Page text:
Dr. Michele Devlin I certainly use new destination. We like to emphasize micro diversity because it really shows diversity within diversity. What happens for too long is that people have just you know . . . again in the public health field, we’ve thought of our patients as well. We have white patients, black patients, and Latino patients, and Asian patients and that may have been true at one point, again, where they were primarily from from one ethnic culture and from one race potentially. But, again, because of these new changes where the demographics are really, the labor, the globalization of a labor force, and the need for labor is really driving new people coming in, you know, sort of these new destinations we’re seeing micro diversity. For instance within the state of Iowa, yes we have Asian patients, but it’s very interesting – one of our largest Asian populations are the Burmese, which you’ll hear people say well we have the Burmese are here and of course they are not just the Burmese, they are people from Myanmar and they are ethnic groups within Myanmar, so depending on what community you’re in within Iowa, you easily could have people from Burma that are from a dozen or more different ethnic populations, speaking very different languages, not even dialects but languages that are different very different, unique cultural practices and beliefs and and backgrounds that all affect the public health status of their community and the way that public health workers need to work with them. So we like people to really understand the importance of ethnicity and understanding the cultural background of where people are coming. I should say too the other thing that makes us somewhat a bit challenging for the migration stream issue is because the state and the region now a lot of these companies are really trying to hire people that to work here legally we are seeing a lot of what we call secondary migrants. For instance, let’s take the Burmese. Often different companies here in Iowa, they’re not necessarily – sometimes they are – but not necessarily recruiting them from refugee camps in Malaysia to come here to Iowa, but they may be recruiting them from a different state, let’s say from Arkansas which does have . . . or let’s say Dallas, for instance, Texas. They’re recruiting them from that area to come up to Iowa, so they’re technically secondary migrants. We have thousands of them here in Waterloo. We have Congolese refugees, a significant population here. Waterloo, Iowa only has so many thousand people in it and those Congolese are secondary migrants. They were not recruited by the local meatpacking plant from refugee camps in Africa, they were actually recruiting them right next door from Illinois where they already were and they’ve been for a number of years and then they come here, so it’s a very very diverse pattern. We, again, really want public health workers to understand that level of cultural diversity and how that can play out in healthcare.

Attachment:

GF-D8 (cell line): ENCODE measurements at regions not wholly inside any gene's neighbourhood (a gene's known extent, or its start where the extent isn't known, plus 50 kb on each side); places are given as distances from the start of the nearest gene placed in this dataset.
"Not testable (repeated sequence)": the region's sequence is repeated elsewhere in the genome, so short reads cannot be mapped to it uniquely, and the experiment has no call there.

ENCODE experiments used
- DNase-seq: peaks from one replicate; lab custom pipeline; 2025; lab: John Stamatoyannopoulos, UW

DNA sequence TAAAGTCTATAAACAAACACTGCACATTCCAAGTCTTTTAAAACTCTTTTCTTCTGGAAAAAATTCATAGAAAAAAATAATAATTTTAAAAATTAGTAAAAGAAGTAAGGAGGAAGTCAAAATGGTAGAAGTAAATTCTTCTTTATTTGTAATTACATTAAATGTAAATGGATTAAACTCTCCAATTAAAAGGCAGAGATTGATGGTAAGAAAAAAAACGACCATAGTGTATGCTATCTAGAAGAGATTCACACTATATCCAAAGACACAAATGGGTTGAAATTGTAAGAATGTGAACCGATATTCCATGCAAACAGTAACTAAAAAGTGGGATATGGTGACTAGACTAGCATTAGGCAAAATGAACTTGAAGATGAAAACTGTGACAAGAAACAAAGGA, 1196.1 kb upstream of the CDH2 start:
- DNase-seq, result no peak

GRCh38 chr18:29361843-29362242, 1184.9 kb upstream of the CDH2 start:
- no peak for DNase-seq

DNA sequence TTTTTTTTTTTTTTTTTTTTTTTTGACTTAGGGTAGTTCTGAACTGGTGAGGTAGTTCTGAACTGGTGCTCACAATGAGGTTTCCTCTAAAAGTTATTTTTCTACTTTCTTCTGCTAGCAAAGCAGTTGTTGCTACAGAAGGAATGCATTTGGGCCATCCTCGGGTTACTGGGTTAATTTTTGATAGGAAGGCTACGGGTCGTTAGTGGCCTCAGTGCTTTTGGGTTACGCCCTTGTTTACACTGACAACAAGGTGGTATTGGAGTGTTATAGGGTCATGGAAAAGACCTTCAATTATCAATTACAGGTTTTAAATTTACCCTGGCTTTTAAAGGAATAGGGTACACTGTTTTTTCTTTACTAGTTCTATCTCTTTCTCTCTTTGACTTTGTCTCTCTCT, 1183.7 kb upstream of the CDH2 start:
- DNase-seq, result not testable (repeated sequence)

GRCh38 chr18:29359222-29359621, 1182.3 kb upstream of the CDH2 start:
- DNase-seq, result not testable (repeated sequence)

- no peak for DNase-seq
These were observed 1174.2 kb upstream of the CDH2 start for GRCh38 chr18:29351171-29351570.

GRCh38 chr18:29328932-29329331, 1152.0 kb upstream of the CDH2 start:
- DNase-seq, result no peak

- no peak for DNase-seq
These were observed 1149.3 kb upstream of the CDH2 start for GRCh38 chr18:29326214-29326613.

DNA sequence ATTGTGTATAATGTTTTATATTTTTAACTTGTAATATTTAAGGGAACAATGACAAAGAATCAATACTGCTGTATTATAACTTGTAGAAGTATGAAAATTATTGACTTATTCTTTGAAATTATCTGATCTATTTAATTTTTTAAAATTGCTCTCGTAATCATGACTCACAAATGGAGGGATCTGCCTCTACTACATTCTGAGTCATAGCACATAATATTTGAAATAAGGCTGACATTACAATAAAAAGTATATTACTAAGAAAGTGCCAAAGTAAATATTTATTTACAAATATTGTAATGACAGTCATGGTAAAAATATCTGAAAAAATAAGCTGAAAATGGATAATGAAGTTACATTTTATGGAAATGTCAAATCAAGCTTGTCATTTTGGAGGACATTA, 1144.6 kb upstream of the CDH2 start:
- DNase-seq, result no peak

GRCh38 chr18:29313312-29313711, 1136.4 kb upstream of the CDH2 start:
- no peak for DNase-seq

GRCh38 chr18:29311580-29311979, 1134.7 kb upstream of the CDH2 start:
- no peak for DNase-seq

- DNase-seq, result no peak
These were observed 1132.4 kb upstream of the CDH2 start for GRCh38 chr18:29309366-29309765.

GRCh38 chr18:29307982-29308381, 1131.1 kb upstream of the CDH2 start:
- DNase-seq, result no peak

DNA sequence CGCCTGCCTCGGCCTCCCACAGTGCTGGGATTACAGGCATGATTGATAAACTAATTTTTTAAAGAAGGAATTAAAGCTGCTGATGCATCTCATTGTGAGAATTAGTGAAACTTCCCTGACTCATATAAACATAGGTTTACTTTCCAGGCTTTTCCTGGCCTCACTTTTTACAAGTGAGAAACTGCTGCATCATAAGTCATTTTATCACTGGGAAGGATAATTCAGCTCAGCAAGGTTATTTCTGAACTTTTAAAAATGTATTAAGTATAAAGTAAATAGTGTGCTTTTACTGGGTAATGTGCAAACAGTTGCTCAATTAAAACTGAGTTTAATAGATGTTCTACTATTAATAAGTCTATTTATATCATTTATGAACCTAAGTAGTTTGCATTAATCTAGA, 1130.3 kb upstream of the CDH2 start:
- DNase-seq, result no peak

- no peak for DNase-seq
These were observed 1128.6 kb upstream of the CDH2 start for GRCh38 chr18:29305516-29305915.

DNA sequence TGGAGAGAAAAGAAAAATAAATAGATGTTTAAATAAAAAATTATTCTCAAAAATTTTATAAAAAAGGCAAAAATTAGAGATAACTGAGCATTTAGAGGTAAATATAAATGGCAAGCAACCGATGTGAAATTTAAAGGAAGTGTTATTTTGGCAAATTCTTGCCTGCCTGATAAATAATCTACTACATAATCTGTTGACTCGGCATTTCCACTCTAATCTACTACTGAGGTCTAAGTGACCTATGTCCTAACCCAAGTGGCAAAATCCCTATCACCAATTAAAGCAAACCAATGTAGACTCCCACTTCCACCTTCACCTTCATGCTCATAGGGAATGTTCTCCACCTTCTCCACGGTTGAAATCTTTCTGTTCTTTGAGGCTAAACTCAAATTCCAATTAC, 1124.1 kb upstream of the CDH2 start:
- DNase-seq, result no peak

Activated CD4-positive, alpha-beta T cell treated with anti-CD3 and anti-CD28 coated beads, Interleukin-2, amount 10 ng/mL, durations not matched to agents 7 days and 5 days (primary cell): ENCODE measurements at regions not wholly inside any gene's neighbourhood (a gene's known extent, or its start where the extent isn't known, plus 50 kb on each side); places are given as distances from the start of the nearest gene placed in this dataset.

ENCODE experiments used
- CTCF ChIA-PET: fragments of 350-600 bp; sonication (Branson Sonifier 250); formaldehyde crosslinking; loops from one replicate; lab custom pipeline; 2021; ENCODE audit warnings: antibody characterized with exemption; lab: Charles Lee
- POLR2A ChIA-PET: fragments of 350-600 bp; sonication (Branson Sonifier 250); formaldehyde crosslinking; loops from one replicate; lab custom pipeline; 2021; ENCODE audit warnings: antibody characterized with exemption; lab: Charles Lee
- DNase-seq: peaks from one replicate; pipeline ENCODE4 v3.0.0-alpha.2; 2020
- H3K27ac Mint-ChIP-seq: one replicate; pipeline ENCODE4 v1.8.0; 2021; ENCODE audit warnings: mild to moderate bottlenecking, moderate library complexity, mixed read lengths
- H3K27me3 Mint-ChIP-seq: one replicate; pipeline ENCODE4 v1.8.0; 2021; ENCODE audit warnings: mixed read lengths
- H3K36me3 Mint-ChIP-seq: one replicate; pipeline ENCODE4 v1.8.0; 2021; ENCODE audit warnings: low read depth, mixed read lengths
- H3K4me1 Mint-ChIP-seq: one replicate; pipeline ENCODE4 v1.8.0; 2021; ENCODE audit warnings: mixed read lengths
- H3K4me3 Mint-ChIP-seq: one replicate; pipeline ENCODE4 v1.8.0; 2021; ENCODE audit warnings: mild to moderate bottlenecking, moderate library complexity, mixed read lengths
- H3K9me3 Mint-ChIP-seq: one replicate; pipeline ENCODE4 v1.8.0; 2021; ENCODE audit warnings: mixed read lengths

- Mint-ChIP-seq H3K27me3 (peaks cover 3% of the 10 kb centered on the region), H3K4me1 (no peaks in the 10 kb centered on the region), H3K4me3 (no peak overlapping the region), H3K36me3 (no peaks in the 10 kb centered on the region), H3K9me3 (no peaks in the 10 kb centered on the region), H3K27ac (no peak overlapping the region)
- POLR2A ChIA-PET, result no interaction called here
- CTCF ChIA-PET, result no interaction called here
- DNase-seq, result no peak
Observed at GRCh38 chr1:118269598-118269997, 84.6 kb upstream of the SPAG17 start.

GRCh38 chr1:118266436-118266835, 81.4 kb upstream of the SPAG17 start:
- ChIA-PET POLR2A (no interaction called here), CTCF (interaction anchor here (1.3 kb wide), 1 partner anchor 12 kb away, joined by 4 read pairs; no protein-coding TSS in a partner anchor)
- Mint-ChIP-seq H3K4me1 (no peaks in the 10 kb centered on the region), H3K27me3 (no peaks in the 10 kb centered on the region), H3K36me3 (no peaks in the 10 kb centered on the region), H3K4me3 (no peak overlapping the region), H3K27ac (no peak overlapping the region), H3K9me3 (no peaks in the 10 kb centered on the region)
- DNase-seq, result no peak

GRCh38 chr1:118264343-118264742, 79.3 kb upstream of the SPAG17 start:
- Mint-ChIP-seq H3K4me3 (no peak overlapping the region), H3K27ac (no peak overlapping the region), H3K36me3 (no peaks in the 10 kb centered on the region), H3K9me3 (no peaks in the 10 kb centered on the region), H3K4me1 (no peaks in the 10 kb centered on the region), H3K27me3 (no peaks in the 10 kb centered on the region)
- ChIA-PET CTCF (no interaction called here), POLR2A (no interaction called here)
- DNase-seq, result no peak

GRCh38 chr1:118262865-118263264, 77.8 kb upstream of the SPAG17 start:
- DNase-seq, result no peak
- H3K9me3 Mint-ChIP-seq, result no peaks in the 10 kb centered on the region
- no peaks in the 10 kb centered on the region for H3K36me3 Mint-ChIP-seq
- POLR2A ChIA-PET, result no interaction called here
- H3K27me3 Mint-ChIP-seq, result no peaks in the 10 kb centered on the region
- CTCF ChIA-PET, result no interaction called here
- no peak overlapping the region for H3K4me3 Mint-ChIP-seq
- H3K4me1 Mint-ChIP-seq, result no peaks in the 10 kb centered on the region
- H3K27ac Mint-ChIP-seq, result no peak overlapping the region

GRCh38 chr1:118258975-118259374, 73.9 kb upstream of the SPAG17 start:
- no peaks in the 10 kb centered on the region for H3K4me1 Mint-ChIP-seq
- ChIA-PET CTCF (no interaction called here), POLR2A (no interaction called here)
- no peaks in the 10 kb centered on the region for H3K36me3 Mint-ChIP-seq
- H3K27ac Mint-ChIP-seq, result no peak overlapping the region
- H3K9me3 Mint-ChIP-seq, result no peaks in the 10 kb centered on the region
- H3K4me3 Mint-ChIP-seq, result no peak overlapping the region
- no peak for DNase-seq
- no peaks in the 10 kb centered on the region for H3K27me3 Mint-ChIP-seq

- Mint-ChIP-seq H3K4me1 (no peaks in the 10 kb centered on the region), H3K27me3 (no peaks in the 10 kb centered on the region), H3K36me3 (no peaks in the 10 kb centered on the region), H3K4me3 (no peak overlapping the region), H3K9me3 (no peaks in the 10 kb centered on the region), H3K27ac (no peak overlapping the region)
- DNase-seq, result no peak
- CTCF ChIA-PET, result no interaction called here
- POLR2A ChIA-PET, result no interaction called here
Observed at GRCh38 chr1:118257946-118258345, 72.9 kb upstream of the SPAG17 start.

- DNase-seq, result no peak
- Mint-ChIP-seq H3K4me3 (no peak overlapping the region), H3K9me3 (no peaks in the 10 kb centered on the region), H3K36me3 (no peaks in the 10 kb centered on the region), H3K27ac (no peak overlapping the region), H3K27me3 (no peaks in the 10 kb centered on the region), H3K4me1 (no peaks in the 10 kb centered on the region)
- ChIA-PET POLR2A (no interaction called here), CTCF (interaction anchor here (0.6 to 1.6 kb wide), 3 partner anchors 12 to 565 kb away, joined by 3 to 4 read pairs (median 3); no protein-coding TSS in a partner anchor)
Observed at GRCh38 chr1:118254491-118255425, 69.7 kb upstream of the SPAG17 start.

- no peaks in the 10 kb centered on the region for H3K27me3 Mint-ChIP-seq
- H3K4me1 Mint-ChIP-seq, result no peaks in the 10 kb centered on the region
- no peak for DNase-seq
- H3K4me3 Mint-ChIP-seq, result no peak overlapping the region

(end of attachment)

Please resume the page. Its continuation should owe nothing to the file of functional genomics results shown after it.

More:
Felicia Peiper What are some of the unique health needs, challenges, opportunities of immigrant populations in our region?